Government urges the Supreme Court to review the $ 324 million bankruptcy fee dispute

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The sun sets on November 29, 2021 on the US Supreme Court building in Washington. REUTERS / Leah Millis

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(Reuters) – The US Department of Justice’s bankruptcy regulator is calling on the US Supreme Court to resolve a dispute over bankruptcy fees. Chapter 11 debtors must pay the government, which has divided the supreme appeals courts across the country.

Attorney General Elizabeth Prelogar said Wednesday on behalf of the U.S. trustee program that the Supreme Court should review the matter to clear up confusion about the fees created by the conflicting judgments. She also argued that the court should find that a 2017 law to increase the state fees many Chapter 11 debtors must pay complies with the bankruptcy clause of the U.S. Constitution, which provides for unitary bankruptcy legislation.

The imposition of higher fees by the law in most, but not all, US bankruptcy courts has created uncertainty about the legal status of approximately $ 324 million in fees charged under the 2017 law, according to the US trustee.

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The dispute stems from a lawsuit brought by Alfred Siegel, the trustee who oversaw the Circuit City liquidation process. He claims the law violated uniformity requirements by increasing U.S. Chapter 11 debtor trustee fees in most states, but not doing so for two states that have a different government agency called the Bankruptcy Administrator program, use to perform similar tasks in monitoring large corporate bankruptcies.

Siegel argued in a petition to the Supreme Court in September that alleged inequality had forced the Circuit City Liquidation Trust to pay much higher fees than in previous years while Chapter 11 debtors in North Carolina and Alabama, the states were dealing with the alternative program, went on for several months without being subject to the same fee increases.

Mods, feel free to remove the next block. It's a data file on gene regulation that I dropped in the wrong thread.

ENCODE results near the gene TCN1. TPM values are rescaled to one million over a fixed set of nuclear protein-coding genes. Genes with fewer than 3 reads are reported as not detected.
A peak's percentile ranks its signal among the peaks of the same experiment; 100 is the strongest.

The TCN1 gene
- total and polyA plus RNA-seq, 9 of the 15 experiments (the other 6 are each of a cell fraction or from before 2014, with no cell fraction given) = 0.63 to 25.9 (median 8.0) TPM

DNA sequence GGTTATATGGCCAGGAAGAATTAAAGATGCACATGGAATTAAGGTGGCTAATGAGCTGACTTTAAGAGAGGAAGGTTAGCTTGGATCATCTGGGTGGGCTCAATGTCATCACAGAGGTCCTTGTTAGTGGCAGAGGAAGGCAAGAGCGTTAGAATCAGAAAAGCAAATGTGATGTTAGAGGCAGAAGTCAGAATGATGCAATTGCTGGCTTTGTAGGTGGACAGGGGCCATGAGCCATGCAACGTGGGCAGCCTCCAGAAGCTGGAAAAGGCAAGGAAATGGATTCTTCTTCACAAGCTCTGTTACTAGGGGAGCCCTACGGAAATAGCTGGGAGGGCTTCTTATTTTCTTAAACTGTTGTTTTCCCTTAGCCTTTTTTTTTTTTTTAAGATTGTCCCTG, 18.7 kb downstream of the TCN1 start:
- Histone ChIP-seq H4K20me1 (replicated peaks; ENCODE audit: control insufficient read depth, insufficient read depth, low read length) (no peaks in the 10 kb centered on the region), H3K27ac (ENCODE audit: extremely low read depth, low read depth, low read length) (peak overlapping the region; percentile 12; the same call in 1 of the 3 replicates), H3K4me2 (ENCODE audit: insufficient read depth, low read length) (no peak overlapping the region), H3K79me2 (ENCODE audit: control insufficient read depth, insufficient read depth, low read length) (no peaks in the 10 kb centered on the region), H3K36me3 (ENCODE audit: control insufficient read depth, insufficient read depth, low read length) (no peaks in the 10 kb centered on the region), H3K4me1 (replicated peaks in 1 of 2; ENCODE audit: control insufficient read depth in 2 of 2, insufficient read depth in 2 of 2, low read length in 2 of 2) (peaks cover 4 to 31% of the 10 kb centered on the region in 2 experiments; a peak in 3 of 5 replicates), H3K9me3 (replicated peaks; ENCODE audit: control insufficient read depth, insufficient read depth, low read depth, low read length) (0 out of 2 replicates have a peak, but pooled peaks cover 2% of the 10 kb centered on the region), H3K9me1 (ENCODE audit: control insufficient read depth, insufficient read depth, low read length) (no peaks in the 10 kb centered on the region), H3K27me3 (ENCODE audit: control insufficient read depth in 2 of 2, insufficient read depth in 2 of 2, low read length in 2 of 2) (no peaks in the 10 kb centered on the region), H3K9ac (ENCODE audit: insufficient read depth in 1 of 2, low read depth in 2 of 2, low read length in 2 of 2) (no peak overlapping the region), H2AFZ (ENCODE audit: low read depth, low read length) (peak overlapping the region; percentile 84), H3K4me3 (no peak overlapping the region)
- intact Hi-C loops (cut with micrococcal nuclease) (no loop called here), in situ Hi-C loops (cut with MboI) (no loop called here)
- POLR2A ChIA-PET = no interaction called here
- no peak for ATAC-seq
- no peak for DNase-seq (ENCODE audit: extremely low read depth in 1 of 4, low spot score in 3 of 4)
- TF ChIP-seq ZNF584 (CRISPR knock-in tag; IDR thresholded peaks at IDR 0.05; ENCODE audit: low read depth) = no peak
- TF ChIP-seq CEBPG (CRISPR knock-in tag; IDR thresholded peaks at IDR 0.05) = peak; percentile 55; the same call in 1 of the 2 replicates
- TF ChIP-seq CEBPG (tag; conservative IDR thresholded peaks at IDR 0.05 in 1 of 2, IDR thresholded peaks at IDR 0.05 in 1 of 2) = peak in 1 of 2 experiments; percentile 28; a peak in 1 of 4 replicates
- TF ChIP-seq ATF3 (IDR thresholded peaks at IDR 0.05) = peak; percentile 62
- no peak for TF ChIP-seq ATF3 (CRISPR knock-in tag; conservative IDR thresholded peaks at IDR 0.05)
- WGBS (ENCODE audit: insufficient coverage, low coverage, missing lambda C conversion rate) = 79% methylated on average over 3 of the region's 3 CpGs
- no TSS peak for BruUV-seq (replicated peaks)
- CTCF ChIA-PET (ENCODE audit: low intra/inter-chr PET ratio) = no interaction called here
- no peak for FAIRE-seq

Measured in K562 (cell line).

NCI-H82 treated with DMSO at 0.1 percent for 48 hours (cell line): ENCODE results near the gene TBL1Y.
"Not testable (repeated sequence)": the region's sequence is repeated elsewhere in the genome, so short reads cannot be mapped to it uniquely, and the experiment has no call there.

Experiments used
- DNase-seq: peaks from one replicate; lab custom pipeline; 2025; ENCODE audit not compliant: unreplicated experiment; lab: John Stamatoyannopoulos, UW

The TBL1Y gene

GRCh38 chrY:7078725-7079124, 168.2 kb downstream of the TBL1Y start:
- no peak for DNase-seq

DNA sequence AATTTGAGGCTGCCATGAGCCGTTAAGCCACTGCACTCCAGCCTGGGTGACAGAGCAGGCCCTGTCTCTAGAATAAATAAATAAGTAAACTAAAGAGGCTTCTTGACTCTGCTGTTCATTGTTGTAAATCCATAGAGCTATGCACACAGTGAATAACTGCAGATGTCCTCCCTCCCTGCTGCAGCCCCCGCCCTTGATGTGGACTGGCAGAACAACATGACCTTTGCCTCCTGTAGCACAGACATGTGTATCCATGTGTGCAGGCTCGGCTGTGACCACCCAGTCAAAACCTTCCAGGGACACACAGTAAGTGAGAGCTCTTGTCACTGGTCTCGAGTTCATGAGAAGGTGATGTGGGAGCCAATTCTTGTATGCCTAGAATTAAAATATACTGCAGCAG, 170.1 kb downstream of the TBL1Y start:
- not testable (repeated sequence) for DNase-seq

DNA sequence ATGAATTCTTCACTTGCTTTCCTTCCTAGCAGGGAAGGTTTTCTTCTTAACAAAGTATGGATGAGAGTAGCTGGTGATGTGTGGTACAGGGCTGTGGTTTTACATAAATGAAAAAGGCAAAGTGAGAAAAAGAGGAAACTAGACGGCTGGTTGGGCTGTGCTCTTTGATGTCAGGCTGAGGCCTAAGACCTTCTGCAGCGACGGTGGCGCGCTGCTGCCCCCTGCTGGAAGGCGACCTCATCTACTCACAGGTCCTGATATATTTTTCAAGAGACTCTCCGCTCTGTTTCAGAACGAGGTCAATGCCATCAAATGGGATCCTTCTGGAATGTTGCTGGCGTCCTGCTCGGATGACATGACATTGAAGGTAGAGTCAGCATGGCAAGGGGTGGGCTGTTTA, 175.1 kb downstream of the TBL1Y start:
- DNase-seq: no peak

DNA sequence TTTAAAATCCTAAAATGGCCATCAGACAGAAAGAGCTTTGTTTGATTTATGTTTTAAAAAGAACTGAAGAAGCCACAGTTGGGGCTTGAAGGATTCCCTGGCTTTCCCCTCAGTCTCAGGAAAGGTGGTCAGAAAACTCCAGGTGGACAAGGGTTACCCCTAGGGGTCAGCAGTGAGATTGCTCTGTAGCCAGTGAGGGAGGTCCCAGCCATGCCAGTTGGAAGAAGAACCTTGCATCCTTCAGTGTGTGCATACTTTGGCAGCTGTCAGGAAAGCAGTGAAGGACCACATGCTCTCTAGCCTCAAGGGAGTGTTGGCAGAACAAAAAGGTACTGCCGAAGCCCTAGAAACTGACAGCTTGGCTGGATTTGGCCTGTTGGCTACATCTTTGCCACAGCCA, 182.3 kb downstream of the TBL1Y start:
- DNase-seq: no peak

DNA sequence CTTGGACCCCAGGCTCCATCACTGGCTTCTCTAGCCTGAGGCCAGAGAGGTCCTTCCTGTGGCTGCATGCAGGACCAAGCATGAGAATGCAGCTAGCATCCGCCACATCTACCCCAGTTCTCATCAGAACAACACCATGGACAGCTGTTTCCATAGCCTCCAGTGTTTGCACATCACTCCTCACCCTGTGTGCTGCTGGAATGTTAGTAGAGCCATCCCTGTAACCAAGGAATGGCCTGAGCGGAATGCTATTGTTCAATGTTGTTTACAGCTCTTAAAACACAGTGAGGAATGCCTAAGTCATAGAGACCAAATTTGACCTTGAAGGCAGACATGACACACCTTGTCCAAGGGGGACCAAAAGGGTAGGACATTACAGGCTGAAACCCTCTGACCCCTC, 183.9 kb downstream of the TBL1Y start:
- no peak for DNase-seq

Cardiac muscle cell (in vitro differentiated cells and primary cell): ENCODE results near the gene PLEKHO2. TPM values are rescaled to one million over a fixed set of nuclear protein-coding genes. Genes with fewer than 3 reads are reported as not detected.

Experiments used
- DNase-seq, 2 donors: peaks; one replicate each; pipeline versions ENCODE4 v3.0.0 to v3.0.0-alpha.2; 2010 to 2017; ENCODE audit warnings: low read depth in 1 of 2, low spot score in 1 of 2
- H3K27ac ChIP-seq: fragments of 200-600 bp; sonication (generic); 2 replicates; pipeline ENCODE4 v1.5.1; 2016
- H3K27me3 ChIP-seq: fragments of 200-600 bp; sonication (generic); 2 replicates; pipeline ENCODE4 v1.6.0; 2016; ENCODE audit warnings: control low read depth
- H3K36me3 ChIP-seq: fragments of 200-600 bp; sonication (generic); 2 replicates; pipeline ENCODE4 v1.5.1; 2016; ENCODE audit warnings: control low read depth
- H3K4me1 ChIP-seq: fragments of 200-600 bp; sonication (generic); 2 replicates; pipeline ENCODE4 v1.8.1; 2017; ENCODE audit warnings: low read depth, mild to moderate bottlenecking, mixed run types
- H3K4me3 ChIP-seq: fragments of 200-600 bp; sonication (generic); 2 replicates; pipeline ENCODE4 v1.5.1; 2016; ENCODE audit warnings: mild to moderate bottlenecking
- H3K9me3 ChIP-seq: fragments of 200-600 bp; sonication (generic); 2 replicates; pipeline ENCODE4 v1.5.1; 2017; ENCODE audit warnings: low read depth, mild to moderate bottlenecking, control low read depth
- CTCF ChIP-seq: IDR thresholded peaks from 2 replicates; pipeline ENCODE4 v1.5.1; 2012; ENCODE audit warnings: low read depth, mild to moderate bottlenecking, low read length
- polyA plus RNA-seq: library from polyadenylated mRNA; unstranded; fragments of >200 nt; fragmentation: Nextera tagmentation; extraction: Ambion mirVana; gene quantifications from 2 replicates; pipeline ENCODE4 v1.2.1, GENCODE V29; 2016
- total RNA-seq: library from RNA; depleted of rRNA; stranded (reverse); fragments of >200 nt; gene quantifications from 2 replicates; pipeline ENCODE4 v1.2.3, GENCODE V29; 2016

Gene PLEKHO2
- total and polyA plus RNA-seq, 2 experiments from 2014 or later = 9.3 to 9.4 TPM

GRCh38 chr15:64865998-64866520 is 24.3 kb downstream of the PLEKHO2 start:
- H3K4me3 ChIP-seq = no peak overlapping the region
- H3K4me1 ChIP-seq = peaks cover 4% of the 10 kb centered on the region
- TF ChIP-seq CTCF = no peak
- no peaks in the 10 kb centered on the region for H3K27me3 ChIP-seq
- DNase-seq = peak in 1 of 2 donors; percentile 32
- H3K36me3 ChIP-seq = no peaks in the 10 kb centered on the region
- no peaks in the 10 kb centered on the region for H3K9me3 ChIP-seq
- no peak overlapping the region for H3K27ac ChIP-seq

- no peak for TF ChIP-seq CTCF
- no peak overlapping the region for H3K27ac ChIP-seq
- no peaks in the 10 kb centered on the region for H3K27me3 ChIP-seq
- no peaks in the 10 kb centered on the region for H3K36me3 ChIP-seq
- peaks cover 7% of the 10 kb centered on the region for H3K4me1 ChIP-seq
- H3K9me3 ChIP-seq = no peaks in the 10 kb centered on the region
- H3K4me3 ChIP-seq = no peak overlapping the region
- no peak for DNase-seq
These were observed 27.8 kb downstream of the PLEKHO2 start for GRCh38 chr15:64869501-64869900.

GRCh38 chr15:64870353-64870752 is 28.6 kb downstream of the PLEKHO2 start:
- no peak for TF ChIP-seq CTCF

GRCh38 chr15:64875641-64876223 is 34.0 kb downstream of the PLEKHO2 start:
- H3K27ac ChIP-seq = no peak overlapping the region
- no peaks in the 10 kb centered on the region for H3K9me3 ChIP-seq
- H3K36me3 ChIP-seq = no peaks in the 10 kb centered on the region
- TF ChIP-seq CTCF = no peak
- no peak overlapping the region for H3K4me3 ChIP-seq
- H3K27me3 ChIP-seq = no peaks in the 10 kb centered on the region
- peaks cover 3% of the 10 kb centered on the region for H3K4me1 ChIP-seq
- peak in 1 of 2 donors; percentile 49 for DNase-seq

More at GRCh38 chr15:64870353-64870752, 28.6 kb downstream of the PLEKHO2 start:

North Carolina and Alabama signed up for the Administrator program in 1986.

The U.S. trustee disagrees with Siegel’s legal view, but agrees that the Supreme Court should review the case. The law has been challenged in several counties with conflicting results – the 4th and 5th U.S. appeals courts upheld the law, while the 2nd and 10th counties ruled it unconstitutional.

The government argued that the constitution’s uniformity requirements did not restrict Congress’ ability to change US trustee fees. In addition, the bankruptcy clause gives Congress flexibility in creating new statutes that govern the administration of bankruptcy courts.

“There is no basis on which to conclude that any of these administrative changes are unconstitutional,” the government said in Wednesday’s filing.

The case is Alfred Siegel v John Fitzgerald III, US Supreme Court, No. 21-441.

For Circuit City’s Liquidating Trustee: Jeffrey Pomerantz, Andrew Caine and Robert Feinstein from Pachulski Stang Ziehl & Jones and Daniel Geyser and Ben Mesches from Haynes and Boone

For the US Trustee: Solicitor General Elizabeth Prelogar, Assistant Attorney General Brian Boynton, DOJ Attorneys Mark Stern and Jeffrey Sandberg, US Trustee General Counsel Ramona Elliott, Associate General Counsel Matt Sutko, Litigation Lawyers Beth Levene and Wendy Cox

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Circuit City Trustee is seeking the Supreme Court review of the bankruptcy fee increase

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